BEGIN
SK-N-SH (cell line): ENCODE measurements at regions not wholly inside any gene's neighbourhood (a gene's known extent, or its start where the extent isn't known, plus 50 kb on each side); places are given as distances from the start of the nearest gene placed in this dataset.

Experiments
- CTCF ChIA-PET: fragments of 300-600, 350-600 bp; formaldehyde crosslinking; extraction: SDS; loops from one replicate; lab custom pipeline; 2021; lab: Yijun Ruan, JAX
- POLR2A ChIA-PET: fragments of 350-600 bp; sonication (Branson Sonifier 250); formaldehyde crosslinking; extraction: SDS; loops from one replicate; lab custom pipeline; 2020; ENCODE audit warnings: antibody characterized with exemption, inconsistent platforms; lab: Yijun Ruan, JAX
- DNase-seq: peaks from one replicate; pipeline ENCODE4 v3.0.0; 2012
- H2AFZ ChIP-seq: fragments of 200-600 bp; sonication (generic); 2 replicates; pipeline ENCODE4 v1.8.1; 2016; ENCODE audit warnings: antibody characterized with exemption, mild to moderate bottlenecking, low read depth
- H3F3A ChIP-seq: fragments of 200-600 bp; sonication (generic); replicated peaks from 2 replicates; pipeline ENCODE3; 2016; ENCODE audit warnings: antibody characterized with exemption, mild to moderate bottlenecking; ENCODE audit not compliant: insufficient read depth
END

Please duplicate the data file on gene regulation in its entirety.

SK-N-SH (cell line): ENCODE measurements at regions not wholly inside any gene's neighbourhood (a gene's known extent, or its start where the extent isn't known, plus 50 kb on each side); places are given as distances from the start of the nearest gene placed in this dataset.

Experiments
- CTCF ChIA-PET: fragments of 300-600, 350-600 bp; formaldehyde crosslinking; extraction: SDS; loops from one replicate; lab custom pipeline; 2021; lab: Yijun Ruan, JAX
- POLR2A ChIA-PET: fragments of 350-600 bp; sonication (Branson Sonifier 250); formaldehyde crosslinking; extraction: SDS; loops from one replicate; lab custom pipeline; 2020; ENCODE audit warnings: antibody characterized with exemption, inconsistent platforms; lab: Yijun Ruan, JAX
- DNase-seq: peaks from one replicate; pipeline ENCODE4 v3.0.0; 2012
- H2AFZ ChIP-seq: fragments of 200-600 bp; sonication (generic); 2 replicates; pipeline ENCODE4 v1.8.1; 2016; ENCODE audit warnings: antibody characterized with exemption, mild to moderate bottlenecking, low read depth
- H3F3A ChIP-seq: fragments of 200-600 bp; sonication (generic); replicated peaks from 2 replicates; pipeline ENCODE3; 2016; ENCODE audit warnings: antibody characterized with exemption, mild to moderate bottlenecking; ENCODE audit not compliant: insufficient read depth